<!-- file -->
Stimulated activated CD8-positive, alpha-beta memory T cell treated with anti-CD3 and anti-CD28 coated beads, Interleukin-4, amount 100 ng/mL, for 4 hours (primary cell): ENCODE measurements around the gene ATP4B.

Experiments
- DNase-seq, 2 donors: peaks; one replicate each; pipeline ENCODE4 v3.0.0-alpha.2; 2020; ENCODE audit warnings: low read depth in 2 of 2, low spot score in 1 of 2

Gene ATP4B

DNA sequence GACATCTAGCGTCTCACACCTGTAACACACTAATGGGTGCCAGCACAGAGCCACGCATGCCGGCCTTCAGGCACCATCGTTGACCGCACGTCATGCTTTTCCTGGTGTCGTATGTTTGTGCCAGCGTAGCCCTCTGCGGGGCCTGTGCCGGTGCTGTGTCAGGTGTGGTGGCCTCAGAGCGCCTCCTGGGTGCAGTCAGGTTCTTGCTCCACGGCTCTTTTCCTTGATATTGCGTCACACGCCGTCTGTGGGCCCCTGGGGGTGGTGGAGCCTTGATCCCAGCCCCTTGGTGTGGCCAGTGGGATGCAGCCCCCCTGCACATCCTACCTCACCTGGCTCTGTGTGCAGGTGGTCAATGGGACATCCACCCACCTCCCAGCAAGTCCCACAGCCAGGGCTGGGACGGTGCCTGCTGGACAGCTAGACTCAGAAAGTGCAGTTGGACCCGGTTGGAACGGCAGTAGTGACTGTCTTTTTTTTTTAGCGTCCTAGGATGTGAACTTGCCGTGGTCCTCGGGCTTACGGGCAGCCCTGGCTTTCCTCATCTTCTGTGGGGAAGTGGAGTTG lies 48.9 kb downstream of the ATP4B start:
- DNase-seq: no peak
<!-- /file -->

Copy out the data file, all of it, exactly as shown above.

Stimulated activated CD8-positive, alpha-beta memory T cell treated with anti-CD3 and anti-CD28 coated beads, Interleukin-4, amount 100 ng/mL, for 4 hours (primary cell): ENCODE measurements around the gene ATP4B.

Experiments
- DNase-seq, 2 donors: peaks; one replicate each; pipeline ENCODE4 v3.0.0-alpha.2; 2020; ENCODE audit warnings: low read depth in 2 of 2, low spot score in 1 of 2

Gene ATP4B

DNA sequence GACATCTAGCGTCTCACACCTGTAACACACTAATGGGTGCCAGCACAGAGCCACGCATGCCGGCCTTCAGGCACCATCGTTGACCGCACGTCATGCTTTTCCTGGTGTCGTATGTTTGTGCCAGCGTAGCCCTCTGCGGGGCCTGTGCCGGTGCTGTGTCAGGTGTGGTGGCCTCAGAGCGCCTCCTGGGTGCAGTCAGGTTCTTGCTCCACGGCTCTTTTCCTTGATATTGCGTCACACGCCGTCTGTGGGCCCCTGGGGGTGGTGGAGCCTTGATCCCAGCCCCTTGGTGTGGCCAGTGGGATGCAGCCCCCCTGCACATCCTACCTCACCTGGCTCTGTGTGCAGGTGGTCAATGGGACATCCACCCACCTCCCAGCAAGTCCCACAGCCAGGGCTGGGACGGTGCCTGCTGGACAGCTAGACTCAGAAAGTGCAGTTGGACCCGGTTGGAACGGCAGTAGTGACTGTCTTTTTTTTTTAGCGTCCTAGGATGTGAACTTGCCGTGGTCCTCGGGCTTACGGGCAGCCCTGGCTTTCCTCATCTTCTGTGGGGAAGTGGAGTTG lies 48.9 kb downstream of the ATP4B start:
- DNase-seq: no peak